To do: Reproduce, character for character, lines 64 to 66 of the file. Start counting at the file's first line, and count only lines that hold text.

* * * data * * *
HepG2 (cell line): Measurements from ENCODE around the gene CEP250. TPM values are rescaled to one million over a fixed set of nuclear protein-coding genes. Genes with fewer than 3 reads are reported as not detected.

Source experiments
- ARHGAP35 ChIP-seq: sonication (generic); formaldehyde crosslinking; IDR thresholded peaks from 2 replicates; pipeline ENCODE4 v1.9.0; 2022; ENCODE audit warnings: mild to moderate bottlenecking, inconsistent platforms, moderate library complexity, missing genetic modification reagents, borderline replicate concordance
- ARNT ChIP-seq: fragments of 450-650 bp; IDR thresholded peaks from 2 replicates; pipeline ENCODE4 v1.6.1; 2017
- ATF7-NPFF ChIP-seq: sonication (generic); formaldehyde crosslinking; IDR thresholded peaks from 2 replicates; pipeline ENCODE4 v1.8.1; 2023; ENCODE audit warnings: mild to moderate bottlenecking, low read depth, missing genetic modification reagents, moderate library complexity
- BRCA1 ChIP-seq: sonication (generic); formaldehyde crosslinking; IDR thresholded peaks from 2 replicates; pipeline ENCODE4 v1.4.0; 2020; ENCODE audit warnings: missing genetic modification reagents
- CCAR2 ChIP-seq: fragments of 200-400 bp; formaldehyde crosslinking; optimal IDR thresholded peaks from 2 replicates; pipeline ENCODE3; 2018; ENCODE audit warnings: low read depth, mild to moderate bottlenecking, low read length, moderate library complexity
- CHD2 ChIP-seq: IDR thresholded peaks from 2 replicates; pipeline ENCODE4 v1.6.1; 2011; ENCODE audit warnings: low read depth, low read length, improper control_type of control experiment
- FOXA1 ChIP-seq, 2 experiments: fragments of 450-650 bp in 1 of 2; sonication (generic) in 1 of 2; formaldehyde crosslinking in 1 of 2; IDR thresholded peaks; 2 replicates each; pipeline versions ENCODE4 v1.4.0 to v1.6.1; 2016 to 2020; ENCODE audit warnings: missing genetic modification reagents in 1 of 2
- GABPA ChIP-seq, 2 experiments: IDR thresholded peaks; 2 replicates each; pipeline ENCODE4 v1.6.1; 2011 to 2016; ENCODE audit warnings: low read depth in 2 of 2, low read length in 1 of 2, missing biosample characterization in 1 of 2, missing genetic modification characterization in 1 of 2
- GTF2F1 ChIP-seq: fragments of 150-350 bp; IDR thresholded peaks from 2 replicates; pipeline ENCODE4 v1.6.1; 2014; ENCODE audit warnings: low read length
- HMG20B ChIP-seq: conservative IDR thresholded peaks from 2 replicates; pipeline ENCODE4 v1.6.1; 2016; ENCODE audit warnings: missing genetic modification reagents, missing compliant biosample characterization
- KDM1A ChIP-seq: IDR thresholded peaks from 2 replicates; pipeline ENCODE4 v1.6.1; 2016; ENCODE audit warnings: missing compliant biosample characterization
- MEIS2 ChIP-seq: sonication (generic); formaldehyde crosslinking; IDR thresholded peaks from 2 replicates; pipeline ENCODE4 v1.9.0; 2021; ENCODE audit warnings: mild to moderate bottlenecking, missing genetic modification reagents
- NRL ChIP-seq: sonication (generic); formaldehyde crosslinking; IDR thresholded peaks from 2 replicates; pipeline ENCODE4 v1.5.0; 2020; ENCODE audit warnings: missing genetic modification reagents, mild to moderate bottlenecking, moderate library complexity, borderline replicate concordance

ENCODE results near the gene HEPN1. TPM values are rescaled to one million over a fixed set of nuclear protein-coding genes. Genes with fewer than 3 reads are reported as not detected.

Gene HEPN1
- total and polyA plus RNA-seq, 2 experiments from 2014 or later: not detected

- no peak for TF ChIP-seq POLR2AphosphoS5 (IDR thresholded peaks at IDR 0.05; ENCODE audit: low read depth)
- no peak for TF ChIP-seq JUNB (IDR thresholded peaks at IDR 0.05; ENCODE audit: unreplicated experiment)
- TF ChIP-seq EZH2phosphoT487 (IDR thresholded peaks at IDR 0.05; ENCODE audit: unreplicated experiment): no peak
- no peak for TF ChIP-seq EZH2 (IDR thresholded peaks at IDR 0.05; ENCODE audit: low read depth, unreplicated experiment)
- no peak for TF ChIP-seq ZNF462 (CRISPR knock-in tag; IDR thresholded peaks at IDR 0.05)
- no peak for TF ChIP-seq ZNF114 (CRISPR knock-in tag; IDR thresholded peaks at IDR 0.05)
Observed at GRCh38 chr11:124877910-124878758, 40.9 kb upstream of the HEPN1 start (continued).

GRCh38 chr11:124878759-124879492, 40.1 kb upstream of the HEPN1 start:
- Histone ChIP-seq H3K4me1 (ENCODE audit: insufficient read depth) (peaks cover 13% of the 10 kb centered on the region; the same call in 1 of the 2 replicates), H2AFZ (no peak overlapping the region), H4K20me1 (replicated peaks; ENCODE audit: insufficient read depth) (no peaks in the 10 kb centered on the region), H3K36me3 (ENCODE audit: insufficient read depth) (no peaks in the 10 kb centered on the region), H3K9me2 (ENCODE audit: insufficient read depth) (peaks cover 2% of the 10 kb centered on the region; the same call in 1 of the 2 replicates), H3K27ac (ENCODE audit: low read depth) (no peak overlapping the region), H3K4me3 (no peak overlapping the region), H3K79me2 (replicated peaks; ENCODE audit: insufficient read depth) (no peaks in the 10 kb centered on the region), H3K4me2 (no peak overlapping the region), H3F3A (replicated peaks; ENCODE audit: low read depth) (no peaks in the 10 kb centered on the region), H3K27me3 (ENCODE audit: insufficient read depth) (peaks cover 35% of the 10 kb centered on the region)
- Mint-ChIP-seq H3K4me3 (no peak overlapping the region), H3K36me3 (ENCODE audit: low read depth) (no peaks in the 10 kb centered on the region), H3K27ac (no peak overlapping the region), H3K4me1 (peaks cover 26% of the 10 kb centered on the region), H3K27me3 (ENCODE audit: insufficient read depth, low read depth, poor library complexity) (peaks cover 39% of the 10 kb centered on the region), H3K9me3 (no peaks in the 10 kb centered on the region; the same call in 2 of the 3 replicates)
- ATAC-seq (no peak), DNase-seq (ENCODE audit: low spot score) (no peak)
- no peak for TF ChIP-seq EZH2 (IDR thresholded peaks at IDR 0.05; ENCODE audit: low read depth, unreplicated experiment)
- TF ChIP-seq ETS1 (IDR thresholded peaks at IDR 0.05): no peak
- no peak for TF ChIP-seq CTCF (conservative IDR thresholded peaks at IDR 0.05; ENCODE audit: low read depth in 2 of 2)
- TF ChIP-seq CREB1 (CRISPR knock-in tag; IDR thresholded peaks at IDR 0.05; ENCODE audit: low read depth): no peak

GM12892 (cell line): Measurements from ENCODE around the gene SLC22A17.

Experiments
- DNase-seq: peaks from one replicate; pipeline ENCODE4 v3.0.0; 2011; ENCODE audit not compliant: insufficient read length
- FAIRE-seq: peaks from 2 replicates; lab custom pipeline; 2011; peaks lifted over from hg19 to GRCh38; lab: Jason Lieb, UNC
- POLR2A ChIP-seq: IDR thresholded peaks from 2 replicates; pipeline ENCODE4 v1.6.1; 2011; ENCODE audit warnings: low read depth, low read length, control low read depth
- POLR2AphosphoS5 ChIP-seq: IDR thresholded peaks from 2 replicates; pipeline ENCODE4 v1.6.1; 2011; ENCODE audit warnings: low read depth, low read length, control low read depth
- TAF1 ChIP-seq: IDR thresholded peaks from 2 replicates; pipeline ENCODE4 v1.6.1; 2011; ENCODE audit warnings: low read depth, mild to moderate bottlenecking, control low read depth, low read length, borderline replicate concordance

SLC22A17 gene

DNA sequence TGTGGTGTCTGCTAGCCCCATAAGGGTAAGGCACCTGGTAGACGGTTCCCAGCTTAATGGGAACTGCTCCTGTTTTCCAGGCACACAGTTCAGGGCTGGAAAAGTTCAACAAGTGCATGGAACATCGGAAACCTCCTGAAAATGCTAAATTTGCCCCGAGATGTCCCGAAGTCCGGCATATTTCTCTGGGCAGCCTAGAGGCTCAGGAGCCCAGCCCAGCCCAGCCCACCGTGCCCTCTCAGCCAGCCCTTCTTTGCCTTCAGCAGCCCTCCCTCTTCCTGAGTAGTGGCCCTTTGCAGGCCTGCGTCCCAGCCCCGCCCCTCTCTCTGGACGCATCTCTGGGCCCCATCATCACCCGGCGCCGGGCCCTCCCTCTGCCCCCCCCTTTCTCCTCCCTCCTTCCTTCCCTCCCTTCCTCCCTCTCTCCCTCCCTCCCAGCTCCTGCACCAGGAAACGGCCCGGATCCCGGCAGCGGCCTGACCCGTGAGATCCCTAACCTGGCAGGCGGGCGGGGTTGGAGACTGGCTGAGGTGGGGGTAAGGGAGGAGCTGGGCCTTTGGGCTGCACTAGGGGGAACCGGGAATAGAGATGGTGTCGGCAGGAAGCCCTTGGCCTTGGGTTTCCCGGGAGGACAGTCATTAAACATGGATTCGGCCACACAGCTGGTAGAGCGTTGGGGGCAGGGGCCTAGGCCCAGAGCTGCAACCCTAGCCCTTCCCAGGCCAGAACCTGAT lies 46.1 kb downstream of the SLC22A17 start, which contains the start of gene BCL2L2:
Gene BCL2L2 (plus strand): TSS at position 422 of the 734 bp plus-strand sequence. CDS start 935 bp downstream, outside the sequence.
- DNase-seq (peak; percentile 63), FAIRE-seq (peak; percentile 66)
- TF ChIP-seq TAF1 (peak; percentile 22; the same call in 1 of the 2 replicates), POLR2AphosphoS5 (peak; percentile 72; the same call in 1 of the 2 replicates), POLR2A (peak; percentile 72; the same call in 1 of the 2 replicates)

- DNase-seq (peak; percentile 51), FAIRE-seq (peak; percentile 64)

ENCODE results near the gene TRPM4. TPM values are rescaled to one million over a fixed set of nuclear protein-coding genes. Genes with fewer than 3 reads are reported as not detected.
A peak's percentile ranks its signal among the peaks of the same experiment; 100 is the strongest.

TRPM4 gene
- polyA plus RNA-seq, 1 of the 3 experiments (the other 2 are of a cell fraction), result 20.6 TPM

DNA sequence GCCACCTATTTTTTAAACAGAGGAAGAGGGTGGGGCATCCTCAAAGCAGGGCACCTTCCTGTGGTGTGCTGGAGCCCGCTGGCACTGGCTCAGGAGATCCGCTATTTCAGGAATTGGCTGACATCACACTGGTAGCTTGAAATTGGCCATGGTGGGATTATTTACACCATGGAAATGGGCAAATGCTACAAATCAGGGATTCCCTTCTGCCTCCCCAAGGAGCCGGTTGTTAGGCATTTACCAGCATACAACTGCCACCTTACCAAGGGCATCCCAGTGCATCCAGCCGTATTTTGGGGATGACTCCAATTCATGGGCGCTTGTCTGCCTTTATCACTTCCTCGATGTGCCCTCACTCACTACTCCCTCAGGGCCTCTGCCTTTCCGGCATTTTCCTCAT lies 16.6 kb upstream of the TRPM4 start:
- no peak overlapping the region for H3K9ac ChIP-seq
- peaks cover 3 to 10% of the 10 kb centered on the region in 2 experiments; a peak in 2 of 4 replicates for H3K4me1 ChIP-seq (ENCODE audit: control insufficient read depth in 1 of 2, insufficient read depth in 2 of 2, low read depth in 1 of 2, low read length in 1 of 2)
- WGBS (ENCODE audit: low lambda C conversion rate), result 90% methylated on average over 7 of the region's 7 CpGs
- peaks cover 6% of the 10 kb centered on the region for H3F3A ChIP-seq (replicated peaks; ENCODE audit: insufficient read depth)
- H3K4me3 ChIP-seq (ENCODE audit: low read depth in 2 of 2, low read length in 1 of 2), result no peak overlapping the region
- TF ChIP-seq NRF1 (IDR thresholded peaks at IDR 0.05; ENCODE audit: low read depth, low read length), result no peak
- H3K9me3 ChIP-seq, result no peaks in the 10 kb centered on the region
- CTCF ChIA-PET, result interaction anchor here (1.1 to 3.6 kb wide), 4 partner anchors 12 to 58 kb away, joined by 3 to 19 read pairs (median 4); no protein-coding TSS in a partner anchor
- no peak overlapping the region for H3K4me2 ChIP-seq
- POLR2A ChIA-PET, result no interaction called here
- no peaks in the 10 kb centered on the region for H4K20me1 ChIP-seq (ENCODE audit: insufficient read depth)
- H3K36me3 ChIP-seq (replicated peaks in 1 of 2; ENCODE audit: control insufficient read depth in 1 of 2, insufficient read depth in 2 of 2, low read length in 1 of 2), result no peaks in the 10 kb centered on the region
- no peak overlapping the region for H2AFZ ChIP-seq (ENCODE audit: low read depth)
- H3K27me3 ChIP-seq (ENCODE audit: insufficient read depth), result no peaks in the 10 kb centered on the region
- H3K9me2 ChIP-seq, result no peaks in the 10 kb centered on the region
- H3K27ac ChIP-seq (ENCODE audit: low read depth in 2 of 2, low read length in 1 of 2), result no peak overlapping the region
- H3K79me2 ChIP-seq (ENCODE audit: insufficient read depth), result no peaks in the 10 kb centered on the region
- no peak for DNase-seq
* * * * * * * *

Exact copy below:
- no peak overlapping the region for H2AFZ ChIP-seq (ENCODE audit: low read depth)
- H3K27me3 ChIP-seq (ENCODE audit: insufficient read depth), result no peaks in the 10 kb centered on the region
- H3K9me2 ChIP-seq, result no peaks in the 10 kb centered on the region